• Using the Bible as Evidence in Religious Discussions

    I’ve been having a couple of discussions with Christians lately.  Some are fundamentalist nut cases and some are totally reasonable people, except for one consistent delusion.

    The delusion is that the Bible is an accurate and true history of God’s influence in the world.

    It’s quite funny to me to see someone arguing about  a particular interpretation of the Bible.  For example, a recent discussion involved whether Thomas, while in the upper room, claimed that Jesus was God and Jesus didn’t correct him.  That’s “evidence” that Jesus was God.

    Of course, no one has ever established that the Biblical Jesus ever lived, that the apostles ever lived, that Jesus died and rose from the grave, that he appeared in the upper room (or even the room existed), and that Thomas ever said those words.  To me, it’s like arguing whether Bruce Wayne really was having a sexual relationship with Dick Grayson.  It’s an interesting discussion, but it’s still utterly meaningless.

    There are a number of problems with using the Bible as evidence of an event or claim.  The first is simply, Is it true?

    The whole thing hinges on the Bible being true.  I think everyone will admit that there are elements of real, historical fact in the Bible.  There really was a Judea and an Israel.  There really was a Roman named Pontius Pilatus.  There really was (is) an Egypt and pharaohs.

    But elements of truth do not mean that the whole thing, in every last particular, is true.  I’ve used this example before, but just because there really was a ship named Titanic that sank after being struck by an iceberg doesn’t mean that the movie Titanic is 100% accurate historical fact.

    We know that there are claims in the Bible that are not correct.  There are many, many statements in the Bible that are known to scientifically and/or historically incorrect. There wouldn’t have been a census under Herod, for example.  The stars are not pinpricks in the tent of the heavens.

     The question is, how do we know what’s true in the Bible?  We know that some things are true, because there is a significant amount of additional evidence to support them.  Egypt… well, I just saw some stuff in the news about it.  I can travel there and see artifacts from a long time ago.  We know, from Roman records, how the census was conducted.  Things like that.

    The Bible is not, what is called, self-authenticating.  What the Bible states is not true just because it’s the Bible.  

    Now, I know some people who disagree with this.  They claim that the Bible is self-authenticating.  If the Bible says it, then it’s true.  Of course, that’s what they claim up until the point when they are asked about something that contradicts what they have said.  Then it becomes metaphorical.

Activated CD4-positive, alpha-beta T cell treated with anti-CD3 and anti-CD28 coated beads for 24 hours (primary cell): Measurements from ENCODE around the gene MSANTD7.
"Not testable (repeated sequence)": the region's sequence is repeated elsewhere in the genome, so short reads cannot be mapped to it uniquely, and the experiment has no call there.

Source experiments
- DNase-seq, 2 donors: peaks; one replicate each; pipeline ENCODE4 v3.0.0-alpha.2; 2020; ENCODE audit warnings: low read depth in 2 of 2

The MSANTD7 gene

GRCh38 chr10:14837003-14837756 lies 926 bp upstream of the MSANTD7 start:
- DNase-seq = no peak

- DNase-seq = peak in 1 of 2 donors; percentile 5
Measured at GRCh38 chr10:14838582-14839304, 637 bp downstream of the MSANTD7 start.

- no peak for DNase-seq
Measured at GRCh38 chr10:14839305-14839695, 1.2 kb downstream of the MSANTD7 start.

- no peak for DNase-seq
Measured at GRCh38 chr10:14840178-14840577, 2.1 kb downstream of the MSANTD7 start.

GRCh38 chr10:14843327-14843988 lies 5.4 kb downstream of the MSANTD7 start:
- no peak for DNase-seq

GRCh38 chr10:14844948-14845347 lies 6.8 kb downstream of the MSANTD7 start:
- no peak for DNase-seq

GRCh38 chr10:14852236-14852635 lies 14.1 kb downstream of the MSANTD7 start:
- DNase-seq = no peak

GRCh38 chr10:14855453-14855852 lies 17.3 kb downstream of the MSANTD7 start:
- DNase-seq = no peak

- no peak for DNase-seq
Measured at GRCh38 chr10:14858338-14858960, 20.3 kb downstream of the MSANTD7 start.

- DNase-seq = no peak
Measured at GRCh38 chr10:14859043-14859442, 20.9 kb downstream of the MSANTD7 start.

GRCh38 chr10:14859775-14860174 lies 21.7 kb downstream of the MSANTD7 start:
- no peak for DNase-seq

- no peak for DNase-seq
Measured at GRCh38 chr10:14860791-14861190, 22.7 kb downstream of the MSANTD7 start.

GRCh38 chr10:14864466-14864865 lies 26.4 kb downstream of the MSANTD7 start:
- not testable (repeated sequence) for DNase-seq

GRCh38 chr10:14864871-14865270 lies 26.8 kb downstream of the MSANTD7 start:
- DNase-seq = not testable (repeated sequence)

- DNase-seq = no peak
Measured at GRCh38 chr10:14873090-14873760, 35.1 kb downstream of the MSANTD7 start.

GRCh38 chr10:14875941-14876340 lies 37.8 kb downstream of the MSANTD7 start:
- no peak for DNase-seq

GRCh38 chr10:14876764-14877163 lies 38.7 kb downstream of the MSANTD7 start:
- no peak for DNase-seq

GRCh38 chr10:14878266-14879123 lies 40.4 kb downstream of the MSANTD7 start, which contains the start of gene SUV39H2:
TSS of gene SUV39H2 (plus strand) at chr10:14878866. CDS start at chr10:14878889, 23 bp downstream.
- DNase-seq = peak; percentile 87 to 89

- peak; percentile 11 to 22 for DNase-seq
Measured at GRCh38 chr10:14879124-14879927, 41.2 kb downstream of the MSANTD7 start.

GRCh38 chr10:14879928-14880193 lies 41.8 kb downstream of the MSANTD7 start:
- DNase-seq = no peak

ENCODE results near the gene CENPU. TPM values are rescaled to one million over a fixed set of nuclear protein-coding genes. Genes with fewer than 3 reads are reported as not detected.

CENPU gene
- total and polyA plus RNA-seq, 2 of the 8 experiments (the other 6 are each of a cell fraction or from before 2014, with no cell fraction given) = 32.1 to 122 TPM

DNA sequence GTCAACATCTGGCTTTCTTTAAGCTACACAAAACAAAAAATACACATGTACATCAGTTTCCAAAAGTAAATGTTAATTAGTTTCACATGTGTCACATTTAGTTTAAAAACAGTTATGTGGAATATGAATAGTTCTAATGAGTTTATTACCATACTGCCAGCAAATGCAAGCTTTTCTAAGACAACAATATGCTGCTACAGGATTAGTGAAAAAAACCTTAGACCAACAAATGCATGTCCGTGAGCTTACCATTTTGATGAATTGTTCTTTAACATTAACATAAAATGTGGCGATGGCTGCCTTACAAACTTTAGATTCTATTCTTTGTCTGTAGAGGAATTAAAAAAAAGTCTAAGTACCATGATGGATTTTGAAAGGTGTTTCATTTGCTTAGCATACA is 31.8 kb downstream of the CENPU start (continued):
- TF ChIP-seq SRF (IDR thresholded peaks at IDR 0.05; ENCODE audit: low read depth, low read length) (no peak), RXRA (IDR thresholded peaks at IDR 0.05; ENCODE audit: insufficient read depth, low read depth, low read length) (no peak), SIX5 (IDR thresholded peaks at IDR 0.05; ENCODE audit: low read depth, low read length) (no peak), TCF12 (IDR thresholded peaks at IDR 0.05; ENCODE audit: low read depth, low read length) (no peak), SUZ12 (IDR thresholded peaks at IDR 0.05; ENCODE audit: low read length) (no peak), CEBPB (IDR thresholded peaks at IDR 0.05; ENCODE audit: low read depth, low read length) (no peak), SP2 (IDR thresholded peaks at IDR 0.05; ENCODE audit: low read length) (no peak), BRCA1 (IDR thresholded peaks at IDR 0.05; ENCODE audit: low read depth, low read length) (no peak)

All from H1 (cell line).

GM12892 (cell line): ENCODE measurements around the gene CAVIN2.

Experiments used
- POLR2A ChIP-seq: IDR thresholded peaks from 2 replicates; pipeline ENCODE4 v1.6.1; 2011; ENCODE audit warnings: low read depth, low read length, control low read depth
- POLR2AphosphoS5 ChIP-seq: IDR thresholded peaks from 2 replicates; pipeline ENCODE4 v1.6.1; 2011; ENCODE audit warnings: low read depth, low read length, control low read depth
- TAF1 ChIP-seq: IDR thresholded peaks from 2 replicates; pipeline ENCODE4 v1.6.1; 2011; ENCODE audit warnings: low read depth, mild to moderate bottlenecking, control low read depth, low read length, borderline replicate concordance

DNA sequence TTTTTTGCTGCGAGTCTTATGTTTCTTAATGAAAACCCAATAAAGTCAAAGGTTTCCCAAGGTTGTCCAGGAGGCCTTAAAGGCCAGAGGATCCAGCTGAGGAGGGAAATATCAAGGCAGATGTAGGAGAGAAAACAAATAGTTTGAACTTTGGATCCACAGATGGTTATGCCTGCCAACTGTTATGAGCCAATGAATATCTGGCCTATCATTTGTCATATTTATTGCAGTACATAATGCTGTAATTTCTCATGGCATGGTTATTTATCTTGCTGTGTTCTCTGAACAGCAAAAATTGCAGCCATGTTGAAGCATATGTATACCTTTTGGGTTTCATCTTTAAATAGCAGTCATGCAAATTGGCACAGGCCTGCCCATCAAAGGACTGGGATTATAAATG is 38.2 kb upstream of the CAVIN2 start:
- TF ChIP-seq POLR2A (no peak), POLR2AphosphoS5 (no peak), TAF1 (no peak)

The second point is that, if the Bible is self-authenticating, why isn’t the Koran or Dianetics self-authenticating.  The response is usually because the Bible is God’s Word.  

    Let me get this straight.  The Bible describes God, his actions in our world, and his plans for our world.  We know that the Bible is true because it is God’s Word.  We know it’s God’s Word because it describes God, his actions in our world, and his plans for our world.  Makes perfect sense to me, he said sarcastically.

     The second is, is it accurate?

     Well, we’ve touched on this a bit already.  Are the claims in the Bible accurate.  I don’t think most Christians would say that the Bible is 100% accurate in all particulars. But which parts are accurate and which parts aren’t?  That’s a fairly important question.

    It is often said that history is written by the victors.  What if (presuming the whole thing really exists) the angel Lucifer really was a freedom fighter, trying to prevent the tyrannical Yaweh from imposing his insane plan on us unsuspecting humans?  How do you know that what God said happened really happened?

    You can’t.  No more than you can trust a politician to keep campaign promises.  We only have the words in a book.  A book written some time (we really don’t know when), by some people (we really don’t know who) that has been edited, translated, changed, modified, added to, and deleted from for nearly 2000 years. 

    I can’t trust some creationists to not quotemine someone who is still alive.  How can we possibly trust the accuracy of this document?  Not many Christians know that there are other versions of the Bible.  The various other versions have many books that aren’t in the standard Protestant-based Christianity version.  Why?  Who decided?  And why wasn’t the Gospel of Thomas included?

    The obvious answer, which I think is historically supported, is that the Bible never was the Word of God.  It was a book specifically designed to control a group of people.  Pieces of the document that emphasized the non-literalness of the Biblical stories (like the Gospel of Thomas) were removed.  

    The third is, is it literal or metaphorical?

    This is where we start having some fun.  Even if the Bible is 100% true (and it can’t be) and it’s accurate, so what? It’s probably metaphorical.